Let's not make assumptions
I see that more than one poster has been critical of the charity concerned. We have no information as to whether they have been approached so why assume that it is necessary to launch in with complaints to the diocese/bishop/press/MP and why assume that the recipient of the donation is being 'unchristian'?
We don't know if the church even knows there is an issue. Having had involvement with church finance in the past I am sure that it will be possible to find a way to work this out in a way which ensures that the client is looked after. Surely the first step is to talk to the vicar concerned?
A discrete chat with the vicar
I presume your client is connected with this church in some way? If so it should be fairly easy to make an informal, discrete approach to the vicar. As a lot of money is involved he may need to talk to the Treasurer and/or finance team but this issue needn't result in your client's finances becoming a topic of general knowledge/speculation.
Speaking as a former member of my church's PCC I know how expensive churches are to maintain and how important gift aid is to a church's finances. But, I would be horrified to discover that such a kind, generous donation resulted in hardship and distress. Church finances can be a bit labyrinthine as they need to comply with modern charity law as well as older covenants & restrictions etc, but there are general and discretionary funds available and if the 'buildings fund' cannot repay the gift aid there should be a mechanism for doing this through other channels.
if you'd like to chat...Hi Daniel
This is an area I have experience of and it would be a pleasure to help but I'm afraid experience has taught me to be wary of seemingly simple intra-EU trade issues! So I apologise for leaving a less than helpful post. If you'd like to chat my number is 01252 726 877.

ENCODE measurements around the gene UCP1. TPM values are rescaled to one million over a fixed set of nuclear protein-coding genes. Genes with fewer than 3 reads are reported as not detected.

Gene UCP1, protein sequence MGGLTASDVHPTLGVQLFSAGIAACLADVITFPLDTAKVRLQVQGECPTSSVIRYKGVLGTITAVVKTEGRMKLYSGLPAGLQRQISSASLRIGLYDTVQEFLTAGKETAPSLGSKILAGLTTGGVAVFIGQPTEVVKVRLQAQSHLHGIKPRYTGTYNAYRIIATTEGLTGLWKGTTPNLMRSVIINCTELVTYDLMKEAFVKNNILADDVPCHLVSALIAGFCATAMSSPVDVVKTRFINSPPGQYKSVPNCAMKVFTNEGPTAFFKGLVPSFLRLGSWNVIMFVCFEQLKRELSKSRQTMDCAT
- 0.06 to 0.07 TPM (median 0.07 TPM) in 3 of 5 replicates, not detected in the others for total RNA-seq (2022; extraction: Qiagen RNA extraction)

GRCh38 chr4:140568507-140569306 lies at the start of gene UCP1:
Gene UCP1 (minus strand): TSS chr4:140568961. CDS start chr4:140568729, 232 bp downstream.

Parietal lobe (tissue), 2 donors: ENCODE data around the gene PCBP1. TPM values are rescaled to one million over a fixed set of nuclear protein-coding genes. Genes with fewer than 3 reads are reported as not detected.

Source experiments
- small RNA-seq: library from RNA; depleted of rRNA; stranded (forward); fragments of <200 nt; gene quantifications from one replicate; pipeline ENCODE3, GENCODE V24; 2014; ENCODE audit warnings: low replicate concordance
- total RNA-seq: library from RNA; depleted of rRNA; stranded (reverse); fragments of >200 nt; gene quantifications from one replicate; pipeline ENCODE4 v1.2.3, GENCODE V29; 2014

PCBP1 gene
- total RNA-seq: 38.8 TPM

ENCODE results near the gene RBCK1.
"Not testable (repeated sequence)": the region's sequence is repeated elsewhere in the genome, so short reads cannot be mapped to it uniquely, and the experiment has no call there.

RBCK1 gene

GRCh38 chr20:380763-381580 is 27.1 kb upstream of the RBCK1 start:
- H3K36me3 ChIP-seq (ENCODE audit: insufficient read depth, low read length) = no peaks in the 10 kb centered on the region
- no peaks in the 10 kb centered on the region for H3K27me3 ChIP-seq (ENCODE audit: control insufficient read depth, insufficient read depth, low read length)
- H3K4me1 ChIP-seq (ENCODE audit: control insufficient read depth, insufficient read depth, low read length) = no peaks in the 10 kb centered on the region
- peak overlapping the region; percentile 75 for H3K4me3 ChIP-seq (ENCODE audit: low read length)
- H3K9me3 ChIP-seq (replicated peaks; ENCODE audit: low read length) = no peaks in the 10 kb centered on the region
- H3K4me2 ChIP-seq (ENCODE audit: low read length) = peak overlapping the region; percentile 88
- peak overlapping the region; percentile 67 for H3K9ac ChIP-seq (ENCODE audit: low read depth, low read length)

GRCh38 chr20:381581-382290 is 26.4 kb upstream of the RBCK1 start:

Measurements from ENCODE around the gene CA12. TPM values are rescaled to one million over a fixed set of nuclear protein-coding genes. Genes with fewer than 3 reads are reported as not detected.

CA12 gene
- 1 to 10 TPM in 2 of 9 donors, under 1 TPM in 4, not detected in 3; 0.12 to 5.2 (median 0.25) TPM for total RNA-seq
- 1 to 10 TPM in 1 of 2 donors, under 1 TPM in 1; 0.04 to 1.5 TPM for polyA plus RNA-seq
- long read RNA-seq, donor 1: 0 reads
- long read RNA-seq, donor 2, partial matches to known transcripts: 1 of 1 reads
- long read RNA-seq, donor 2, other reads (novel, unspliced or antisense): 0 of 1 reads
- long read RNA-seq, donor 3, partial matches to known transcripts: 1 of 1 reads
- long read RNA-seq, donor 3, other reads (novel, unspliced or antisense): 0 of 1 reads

beware the detailI am a VAT specialist who has worked for a major firm. I have reviewed many 'TOGC' agreements prepared by solicitors and have often advised that a contract is a TOGC when the solictor said it wasn't and vice versa. You have to be very careful about exactly what the contract says and the devil does tend to be in the detail.
If a deal is a TOGC for VAT purposes it won't cease to be a TOGC simply because the parties involved say it isn't a TOGC. In this sense you do not have a choice over the VAT treatment to apply to the sale or your client's VAT registration liability.
However, you can exercise some choice in advance by choosing whether or not to fulfill the conditions for TOGC treatment. To pick an easy example, one condition for a TOGC to exist is that there must be no significicant break in trade. Closing the business for a period would break this condition and the sale could not be a TOGC.
Be careful, by going against the seller's view of the transaction you are shifting the risk of incorrect VAT treatment to your client. If your client does not register and HMRC decide that TOGC treatment should apply they will want back VAT on takings and not allow recovery of the VAT charged on the transfer which will entail your client trying to recover it from the seller instead. The potential for things to get messy is huge.......
There are many Tribunal cases involving restaurants which may be helpful to your client in assessing HMRC's view (Tolleys VAT cases has loads of references).
I would say no.......The basic principal is that re-invoiced travel expenses will follow the same liability as the main supply being made by the travellor to his customer.
This case is unusual as there is no 'main supply' as the payment is made to ensure the customer comes to visit. If, as appears to be the case, what the supplier receives in return for paying you is simply your attendance at a meeting in the US, your supply to your supplier (!) is not subject to UK VAT.
Yes you will need the figuresSorry Anon, but HMRC will require you to submit figures with a protective claim. Therefore you will have to pursuade the client that the costs of preparing the claim are worth the risk (unless you are willing to work on a contingent basis)....
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